The 1.5 m box culvert sections were crane lifted in and laid on the compacted granular backfill to the precise, g.p.s. specified line and laser-proven grade and depth. The bedding design for the box culvert was designed by the Opus Engineer who is knowledgeable about the Arthur's Pass ground conditions, on the River Bealey riverbed, which thereby ensured a successful installation.
Reinforced concrete box culvertThe proper installation of precast concrete box culvert typically starts at the downstream end and works back up stream with the culvert spigot end facing downstream and the bell end facing the upstream side. Variance from this norm was required to ensure the centre section of the culvert conformed to the precise depth beneath the rails specified. Once the centre section was accurately placed, installation proceeded first downstream, then upstream of the centre. These installation practices were consistent with the engineer’s design assumptions.

Installation of 10.5 m culvert beneath rails took place between 4:55 P.M—10:55 P.M., a total of 6 hours.

Box culvert sealing 

The best method of sealing the compression joint between the two mating concrete sections was the hydraulic application of a force of 80 tonne longitudinally to the 10.5 m culvert in order to optimally compress the sealant material. The sealant used was designed to resist hydrostatic forces at the box section joints to provide a watertight seal. The sealant provides a reasonable level of assurance for performance in a hydrostatic conditions.  

Shape: Sealants work best at higher rates of compression. As the sealant is compressed, the resistance force for further compression increases as a function of the percentage of compression.

Size: The size of sealant applied was determined by the volume needed to fill enough of the void to prevent a hydrostatic force being capable of pushing the sealant.  
Placement: Best practice was followed, the sealant was placed in the annular space. The sealant material was caulked around the bottom and sides of each interior joint.
Adhesion: The sealant adhered well to the clean, dense, well cured concrete surface.

Tension the six threaded rebars

Immediately after the final upstream section of culvert was placed at 9:10 pm, the 6 x high-tension steel threaded rebars were completely pushed through the 10.5m culvert. The multi-thread 80 ton post-tensioning of the culvert was executed using a Hydraulic Steel Rebar Tensioner. The task of tensioning the first tierod got underway just before 9:30 pm.

Placement and affixing of the two downstream wing walls

At the same time as the multi-threads were being post-tensioned, the balance of the TruLine crew completed the placement, joining and reinforced concreting in place of the two wing walls at the northern end of the culvert. This task got underway at 9:28 pm and was completed with the affixing of the two wing wall’s temporary prop at 10:45 pm. This event marked the end of the culvert install task.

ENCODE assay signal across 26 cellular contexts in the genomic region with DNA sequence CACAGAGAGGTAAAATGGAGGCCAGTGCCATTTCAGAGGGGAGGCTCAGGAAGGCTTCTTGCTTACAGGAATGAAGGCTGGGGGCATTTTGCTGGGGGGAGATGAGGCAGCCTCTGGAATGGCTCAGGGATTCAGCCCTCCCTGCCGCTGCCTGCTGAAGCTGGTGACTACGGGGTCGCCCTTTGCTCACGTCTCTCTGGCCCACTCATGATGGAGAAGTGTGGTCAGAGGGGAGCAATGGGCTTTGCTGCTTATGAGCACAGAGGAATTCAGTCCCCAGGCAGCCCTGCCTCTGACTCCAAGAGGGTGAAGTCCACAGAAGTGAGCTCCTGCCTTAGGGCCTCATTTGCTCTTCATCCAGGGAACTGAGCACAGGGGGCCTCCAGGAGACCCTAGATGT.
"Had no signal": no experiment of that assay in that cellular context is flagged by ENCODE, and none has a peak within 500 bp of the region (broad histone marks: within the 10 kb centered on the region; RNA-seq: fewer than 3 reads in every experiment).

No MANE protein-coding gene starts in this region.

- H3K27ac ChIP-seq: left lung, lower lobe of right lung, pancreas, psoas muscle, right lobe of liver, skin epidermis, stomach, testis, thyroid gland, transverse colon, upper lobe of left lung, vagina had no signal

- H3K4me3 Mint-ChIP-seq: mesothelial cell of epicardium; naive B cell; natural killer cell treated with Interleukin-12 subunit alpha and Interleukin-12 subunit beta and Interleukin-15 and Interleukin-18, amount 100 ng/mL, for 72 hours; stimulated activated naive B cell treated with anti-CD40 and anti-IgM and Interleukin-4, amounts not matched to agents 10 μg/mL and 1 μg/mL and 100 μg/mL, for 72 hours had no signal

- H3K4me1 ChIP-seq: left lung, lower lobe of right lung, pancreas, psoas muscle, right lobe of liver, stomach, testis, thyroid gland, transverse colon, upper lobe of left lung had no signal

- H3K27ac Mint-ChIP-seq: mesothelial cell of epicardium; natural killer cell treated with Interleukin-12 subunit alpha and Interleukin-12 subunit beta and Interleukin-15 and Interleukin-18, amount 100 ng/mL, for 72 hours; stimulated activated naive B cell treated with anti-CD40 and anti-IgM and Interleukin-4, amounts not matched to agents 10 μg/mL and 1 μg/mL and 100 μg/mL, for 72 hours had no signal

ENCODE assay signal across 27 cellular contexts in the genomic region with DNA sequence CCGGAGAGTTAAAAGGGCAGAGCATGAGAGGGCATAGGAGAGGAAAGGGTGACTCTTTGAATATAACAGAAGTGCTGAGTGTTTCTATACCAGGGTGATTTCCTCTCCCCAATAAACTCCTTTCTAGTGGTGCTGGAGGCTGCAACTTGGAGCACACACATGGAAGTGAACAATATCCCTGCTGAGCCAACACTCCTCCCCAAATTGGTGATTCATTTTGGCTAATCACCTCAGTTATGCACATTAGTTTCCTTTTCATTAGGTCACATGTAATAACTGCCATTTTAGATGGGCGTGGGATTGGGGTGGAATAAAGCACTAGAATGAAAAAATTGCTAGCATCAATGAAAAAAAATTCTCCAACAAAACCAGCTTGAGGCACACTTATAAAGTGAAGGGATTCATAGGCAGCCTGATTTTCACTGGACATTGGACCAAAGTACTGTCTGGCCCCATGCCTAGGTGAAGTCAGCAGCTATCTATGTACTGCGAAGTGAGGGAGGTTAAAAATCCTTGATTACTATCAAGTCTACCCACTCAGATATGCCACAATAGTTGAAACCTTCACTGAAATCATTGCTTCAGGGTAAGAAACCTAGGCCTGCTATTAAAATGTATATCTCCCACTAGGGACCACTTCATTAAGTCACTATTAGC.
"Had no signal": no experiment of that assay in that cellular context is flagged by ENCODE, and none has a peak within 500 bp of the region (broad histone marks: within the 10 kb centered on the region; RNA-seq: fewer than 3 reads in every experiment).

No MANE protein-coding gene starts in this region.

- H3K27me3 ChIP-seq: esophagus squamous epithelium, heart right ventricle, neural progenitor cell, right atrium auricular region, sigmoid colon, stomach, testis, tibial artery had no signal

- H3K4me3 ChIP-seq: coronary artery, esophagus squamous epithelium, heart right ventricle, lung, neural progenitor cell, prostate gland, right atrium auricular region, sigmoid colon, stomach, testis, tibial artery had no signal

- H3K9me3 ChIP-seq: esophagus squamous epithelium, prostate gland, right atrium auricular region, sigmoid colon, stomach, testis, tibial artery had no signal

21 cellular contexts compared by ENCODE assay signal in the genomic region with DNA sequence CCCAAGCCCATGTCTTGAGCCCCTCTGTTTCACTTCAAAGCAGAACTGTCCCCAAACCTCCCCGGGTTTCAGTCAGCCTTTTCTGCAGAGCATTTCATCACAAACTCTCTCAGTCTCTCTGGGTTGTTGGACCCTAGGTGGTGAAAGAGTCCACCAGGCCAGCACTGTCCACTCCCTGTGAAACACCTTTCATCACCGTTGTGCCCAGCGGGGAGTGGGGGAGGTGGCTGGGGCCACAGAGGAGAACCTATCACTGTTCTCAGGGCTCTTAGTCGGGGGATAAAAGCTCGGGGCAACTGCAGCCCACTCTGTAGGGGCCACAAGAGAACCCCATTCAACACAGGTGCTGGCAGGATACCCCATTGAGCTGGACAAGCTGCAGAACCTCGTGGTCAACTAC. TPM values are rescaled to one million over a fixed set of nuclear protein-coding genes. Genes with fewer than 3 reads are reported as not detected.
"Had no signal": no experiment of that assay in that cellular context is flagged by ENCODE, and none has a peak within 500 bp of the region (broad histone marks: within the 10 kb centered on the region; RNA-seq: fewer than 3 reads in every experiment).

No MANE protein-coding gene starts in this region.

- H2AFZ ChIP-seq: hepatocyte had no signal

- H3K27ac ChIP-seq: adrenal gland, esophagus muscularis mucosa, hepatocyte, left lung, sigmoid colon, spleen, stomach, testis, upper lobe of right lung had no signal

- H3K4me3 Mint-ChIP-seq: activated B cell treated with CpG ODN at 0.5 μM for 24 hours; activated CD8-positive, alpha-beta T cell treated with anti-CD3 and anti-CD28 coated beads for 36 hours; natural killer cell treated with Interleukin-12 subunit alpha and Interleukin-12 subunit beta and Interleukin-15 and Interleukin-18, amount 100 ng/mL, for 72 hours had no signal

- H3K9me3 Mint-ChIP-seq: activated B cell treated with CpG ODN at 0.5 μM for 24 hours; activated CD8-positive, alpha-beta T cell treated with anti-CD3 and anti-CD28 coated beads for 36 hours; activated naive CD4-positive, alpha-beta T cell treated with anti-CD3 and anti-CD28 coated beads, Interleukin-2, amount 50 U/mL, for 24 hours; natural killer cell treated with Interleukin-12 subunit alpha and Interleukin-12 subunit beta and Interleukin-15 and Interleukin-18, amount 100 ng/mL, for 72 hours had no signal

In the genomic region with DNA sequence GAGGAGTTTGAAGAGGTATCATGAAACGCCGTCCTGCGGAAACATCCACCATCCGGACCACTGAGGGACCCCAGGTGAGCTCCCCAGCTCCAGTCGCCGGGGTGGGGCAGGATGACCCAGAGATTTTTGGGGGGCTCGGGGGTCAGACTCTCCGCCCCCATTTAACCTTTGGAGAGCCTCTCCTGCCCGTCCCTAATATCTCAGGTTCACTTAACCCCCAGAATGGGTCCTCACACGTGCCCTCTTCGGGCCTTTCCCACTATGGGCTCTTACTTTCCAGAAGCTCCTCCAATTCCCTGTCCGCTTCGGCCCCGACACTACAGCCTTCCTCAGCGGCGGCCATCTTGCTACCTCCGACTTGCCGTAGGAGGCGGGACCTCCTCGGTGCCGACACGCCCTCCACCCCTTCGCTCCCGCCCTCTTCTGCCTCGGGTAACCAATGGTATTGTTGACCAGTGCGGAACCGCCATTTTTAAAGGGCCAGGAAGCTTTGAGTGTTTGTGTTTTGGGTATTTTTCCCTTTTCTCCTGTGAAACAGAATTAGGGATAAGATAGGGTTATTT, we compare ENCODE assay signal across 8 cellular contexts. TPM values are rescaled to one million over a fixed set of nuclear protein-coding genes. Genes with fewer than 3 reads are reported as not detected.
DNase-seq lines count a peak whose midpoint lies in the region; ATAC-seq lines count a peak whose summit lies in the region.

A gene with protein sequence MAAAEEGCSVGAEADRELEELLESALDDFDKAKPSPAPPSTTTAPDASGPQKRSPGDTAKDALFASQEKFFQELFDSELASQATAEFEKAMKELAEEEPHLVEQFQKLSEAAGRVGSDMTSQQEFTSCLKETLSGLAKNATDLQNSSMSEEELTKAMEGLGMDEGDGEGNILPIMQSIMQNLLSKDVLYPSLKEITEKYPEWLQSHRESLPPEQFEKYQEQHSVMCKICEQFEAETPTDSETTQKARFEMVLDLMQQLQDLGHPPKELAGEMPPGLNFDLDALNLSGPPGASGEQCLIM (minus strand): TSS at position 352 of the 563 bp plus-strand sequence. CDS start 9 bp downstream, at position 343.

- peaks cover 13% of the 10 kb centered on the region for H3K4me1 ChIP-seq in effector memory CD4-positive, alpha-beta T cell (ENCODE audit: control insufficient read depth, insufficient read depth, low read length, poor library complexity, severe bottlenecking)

Backfilling started 30 minutes after the box culvert had been installed, the reinstatement to match the original ground conditions and of the rails took place between 11:30 P.M–4:10 A.M., a total of 4 hours 40 minutes. The trench was filled evenly on each side up to the level of the top of the culvert, care was taken to not disturb the box culvert alignment. Fill was done in well-compacted layers of AP65 with the layers not exceeding 30 cm. The compacted haunching extended 1 m either side of the culvert at the invert, and this fanned out progressively wider as we came up to 1.2 m over the the 2.4 m square box culvert. Then to finish, 600 mm of railway ballast was laid up to the rail level, at which point the trench was completely backfilled. The backfill was matched to existing ground condtions and extended out to the end of the North Side wing walls. The box culvert installation job was complete when the rail was lifted, levelled and reinstated. 

Download the print ready PDF of the Mingha Bluffs case study.

Precast concrete box culvert installation slideshow

Box culvert installation slideshow 4:54 p.m–10:53 p.m. documents the 6 hour install process. Click to view the Mingha Bluff box culvert install slideshow >>

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TruLine Civil is determined to incrementally improve the service we deliver our clients, and the quality and range of civil engineering services that we offer to owners and stakeholders who expect excellence.

Excellence in Infrastructure.

TruLine Civil.

Interested in our services? You can contact us +64 (21) 228-5090 and ask for Geoff Powell or e-mail me at 

Christchurch Address 

Greywacke Road extension,
New Zealand 

Slideshow controls: [1] Double-click to "pause" any slide, [2] Double click to "play"/continue the show. [3] Jump to any slide in the show by clicking on the relevant thumbnail. [4] To escape at any time click "x" top right.

Credits: Photos and case study documentation by Shaun G. Waugh


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Reinforced concrete box culvert install